Intro for October 6, 2016

October 6, 2016 13:50:12 Posted at October 6, 2016 13:50:12
Lainey Posted by Lainey

Dear Gossips,

Last year it was announced that Disney was moving ahead with a live action version of Mulan. After hearing the news, Jezebel posted an article called Who Would Be The Worst White Mulan? Candidates included Scarlett Johansson, Anne Hathaway, Megan Fox, and Emma Stone.

This week, Disney confirmed that the live action Mulan project would be fast-tracked for release November 2018 and that “a global casting search will soon be underway to find a Chinese actress for the role of Mulan”…and people were relieved. Which in and of itself is f-cked up. That the first reaction to this news would be relief, or even gratitude. It’s like being relieved and grateful if someone walks up to you and doesn’t punch you in the face. Because the normal way to behave would be to NOT punch someone in the face when you walk up to them. And yet, it’s become so normal for Hollywood to punch us in the face when they cast white actors for roles meant for people of colour that when they actually don’t cast white actors, we’re all like, OMG, isn’t this so great?! Well, sure. They’ve met the expectation. If meeting the expectation is the new standard for applause, ok, yeah, this is so great.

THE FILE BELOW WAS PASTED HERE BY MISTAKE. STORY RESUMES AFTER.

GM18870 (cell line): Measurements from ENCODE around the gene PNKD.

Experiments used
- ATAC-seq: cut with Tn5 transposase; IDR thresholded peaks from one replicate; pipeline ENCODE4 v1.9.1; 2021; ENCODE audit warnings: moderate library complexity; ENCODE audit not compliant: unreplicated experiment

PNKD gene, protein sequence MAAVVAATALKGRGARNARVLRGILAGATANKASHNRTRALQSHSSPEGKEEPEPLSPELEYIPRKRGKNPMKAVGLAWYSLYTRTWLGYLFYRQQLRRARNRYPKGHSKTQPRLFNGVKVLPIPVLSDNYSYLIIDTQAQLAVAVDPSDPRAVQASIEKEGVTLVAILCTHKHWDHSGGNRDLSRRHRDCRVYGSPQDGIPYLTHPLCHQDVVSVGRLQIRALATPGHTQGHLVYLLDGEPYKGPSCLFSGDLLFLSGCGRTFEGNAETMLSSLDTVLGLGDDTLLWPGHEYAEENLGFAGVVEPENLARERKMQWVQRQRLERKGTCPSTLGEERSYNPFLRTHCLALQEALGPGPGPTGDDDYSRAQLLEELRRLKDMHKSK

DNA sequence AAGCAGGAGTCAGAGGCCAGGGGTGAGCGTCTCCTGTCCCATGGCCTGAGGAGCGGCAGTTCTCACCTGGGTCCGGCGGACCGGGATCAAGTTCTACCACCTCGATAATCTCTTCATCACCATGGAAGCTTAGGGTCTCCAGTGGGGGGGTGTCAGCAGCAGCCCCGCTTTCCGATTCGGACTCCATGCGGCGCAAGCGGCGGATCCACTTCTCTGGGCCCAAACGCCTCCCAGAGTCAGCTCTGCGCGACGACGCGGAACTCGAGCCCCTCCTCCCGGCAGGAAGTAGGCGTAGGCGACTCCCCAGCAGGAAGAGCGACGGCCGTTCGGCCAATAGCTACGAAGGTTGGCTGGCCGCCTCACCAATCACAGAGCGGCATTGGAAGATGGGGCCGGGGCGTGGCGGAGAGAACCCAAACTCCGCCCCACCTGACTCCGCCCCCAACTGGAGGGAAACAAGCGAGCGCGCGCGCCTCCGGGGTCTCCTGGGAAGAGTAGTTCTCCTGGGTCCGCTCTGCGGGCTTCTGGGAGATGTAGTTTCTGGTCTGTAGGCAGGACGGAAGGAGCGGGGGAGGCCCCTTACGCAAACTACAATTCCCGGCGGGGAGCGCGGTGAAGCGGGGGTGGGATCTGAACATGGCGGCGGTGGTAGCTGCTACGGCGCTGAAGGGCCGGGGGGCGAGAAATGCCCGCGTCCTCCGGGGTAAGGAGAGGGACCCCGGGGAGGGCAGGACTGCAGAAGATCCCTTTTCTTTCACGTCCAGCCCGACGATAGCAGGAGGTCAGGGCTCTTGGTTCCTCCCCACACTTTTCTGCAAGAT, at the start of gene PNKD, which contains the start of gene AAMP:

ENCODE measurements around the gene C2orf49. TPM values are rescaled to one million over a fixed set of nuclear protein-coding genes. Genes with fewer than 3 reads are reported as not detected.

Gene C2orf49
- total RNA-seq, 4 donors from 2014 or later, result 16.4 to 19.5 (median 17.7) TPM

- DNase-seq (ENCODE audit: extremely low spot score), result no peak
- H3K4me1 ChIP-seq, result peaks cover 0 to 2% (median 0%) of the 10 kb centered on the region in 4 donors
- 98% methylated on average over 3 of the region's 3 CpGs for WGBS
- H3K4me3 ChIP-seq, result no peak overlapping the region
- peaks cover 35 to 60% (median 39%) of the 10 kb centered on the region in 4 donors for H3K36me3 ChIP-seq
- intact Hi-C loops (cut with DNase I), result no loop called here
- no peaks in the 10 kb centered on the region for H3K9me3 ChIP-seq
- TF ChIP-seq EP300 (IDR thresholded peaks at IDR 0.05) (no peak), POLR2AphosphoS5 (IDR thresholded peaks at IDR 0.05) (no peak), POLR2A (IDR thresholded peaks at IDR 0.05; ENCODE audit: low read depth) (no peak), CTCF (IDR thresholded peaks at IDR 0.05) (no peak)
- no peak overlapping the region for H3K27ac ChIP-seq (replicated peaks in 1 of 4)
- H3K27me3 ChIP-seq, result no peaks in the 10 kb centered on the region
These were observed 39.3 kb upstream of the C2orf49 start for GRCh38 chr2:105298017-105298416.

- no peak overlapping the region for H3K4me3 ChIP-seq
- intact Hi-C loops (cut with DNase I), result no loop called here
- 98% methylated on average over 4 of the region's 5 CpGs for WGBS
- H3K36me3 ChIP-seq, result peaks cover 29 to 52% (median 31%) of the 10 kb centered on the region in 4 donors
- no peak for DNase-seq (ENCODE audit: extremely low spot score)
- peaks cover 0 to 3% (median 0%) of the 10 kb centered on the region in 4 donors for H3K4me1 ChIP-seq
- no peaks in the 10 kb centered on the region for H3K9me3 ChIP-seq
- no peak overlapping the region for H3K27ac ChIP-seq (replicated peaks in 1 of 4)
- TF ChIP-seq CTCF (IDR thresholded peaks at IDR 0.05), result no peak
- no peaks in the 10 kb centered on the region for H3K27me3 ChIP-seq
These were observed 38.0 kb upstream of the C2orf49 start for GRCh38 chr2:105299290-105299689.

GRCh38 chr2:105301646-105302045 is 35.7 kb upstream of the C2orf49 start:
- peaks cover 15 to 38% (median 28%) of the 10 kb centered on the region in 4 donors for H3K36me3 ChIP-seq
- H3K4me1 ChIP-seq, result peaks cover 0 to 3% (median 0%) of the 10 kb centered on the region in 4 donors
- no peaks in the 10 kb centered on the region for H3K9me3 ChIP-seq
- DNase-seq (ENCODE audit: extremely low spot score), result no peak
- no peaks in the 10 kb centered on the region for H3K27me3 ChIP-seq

I love Mulan. One of the things I love most about Mulan is that she was motivated by filial piety, the Confucian concept of parental honour that is considered one of the cornerstones of Chinese culture. We are taught, from the very, very beginning, that our priority in life is to respect our elders, to protect the family above all else. Confucius believed that filial piety should govern all our decisions and all of our desires. For Confucius, filial piety was key to spiritual enlightenment and essential to a whole and just society. Few things are more “Chinese” than filial piety. And while the concept of filial piety, and how it’s been historically interpreted, might not necessarily be congruent with a Western sensibility, there is value in the unfamiliar. There is value in meeting what you don’t know. Yesterday I read a piece at Salon about “Luke Cage and the racial empathy gap”. Because Luke Cage, the show, is so unapologetically black, which apparently makes some people on Twitter uncomfortable – they are conditioned to seeing a much whiter America and when an alternative one (that’s very much real for other people) was presented to them, they were outraged by the unfamiliarity. The thing about unfamiliarity though is that once it’s challenged, it’s not meant to last. The nature of unfamiliarity is that as soon as you identify it, it starts to expire.

Yours in gossip,


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